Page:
Six days ago, I helped break the story of the MTA’s first naming rights contract. To recap: As part of the Atlantic Yards deal with Bruce Ratner, the MTA will receive $4 million over 20 years to add Barclays Center to the Atlantic Ave./Pacific St. subway stop. While the new name would identify an above-ground attraction, the agency did not want to give free advertising space to Barclays.
Today, The Times editors chimes in with their take on the deal. Based on the short editorial, it’s tough to tell what they really think of the day. They waver on the pluses and harp on the minuses:
We know [$200,000 a year] is a goodly sum and times are very tough for the M.T.A. But there’s reason to be skeptical about all of this, which probably explains why it took so long to sell even this one.
When you get off the train at a subway station, you want to know where you are, not who your sponsor is. Names aren’t as easily changed as all that, especially when they correspond — as the names of subway stations do — to the actual geography of the city.
The names of subway stations are beautifully utilitarian just as they are, shifting only as rapidly as the streets above them shift. The names of their sponsors are likely to shift with the economic climate, and somehow adding a name like Barclays to what is, after all, a public transit station — in Brooklyn — feels even more dissonant. So when it comes to selling naming rights, we’d like to urge the M.T.A. to take another approach: sell the naming rights to individual subway cars. Some Metro-North commuters already know the pleasure of stepping aboard the Thelonius Monk or the John Cheever or the Sojourner Truth. But in these times, it would have to be cash on the barrel from the M.T.A.’s honoree. Perhaps the Donald Trump?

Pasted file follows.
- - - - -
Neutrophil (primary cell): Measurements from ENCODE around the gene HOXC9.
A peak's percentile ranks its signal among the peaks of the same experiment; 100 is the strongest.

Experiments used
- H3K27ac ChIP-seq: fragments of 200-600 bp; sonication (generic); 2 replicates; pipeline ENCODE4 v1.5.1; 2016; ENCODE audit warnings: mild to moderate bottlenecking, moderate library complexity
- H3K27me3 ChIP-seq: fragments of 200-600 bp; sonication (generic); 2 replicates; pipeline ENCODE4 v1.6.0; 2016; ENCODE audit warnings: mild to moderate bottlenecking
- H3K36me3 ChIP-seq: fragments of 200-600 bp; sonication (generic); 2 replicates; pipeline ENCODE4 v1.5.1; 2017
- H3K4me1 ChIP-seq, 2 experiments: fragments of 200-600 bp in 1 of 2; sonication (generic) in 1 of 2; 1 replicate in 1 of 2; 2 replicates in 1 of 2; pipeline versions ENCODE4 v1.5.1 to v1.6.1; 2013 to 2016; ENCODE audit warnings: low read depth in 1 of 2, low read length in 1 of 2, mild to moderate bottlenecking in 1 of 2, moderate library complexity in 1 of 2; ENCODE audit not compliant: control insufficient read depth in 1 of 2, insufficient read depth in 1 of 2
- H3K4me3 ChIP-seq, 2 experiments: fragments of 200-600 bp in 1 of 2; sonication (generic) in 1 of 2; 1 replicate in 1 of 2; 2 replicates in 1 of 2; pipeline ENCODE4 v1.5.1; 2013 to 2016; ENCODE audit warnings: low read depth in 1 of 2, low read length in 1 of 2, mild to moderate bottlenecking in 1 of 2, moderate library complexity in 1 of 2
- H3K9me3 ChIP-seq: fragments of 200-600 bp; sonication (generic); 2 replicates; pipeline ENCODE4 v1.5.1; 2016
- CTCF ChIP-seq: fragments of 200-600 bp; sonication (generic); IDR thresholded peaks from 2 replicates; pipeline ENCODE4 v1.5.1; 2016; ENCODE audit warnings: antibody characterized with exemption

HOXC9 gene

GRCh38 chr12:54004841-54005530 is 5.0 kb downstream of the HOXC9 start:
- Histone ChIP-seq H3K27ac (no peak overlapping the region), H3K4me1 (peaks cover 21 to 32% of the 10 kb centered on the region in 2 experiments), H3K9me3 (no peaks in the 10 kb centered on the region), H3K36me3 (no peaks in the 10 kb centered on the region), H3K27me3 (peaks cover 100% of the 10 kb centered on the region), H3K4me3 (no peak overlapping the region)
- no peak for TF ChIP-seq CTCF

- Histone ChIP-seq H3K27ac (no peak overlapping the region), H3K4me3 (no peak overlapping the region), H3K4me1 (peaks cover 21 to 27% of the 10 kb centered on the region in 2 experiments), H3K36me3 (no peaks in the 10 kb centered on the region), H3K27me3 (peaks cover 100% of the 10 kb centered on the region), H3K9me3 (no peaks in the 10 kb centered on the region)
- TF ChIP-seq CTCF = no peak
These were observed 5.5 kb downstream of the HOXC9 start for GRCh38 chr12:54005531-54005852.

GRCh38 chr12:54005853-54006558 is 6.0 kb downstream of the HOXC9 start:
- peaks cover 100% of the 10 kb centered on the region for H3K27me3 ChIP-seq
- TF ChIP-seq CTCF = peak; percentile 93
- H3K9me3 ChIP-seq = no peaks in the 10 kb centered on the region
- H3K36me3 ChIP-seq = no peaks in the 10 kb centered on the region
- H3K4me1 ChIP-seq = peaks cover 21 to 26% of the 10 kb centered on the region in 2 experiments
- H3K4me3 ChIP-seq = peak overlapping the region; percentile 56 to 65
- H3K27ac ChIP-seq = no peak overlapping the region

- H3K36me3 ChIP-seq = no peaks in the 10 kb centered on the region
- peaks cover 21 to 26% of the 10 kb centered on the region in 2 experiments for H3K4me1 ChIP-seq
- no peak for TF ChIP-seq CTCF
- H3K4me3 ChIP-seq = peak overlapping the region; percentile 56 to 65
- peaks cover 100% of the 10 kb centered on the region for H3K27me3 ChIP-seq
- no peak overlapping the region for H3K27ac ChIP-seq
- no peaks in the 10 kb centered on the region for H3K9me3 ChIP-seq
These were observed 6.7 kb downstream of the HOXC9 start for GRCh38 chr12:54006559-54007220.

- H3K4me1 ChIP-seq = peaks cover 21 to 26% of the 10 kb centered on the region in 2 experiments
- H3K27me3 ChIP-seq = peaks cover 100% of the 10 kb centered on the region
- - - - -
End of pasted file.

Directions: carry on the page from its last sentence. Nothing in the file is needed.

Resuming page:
Of course, this ignores the reality that plenty of spots around the city already bear corporate names. Rockefeller Center isn’t a public trust; it’s a private, corporate area. The Yankee Stadium stops, while signifying that a major attraction is nearby, existed at 161st St. and River Ave. long before the original stadium opened in 1923. Ditto for the Mets at Willets Point. If anything, this line of reasoning makes the case against naming rights.
In the end, the MTA isn’t going to stray from identifying the stations. The complex at 42nd St.-Times Square will always carry that name even if it becomes “42nd St.-Times Square brought to you by the Walt Disney Corporation.” If the agency can get some money out of the naming of a station with sacrificing the integrity of the name, then by all means, do it.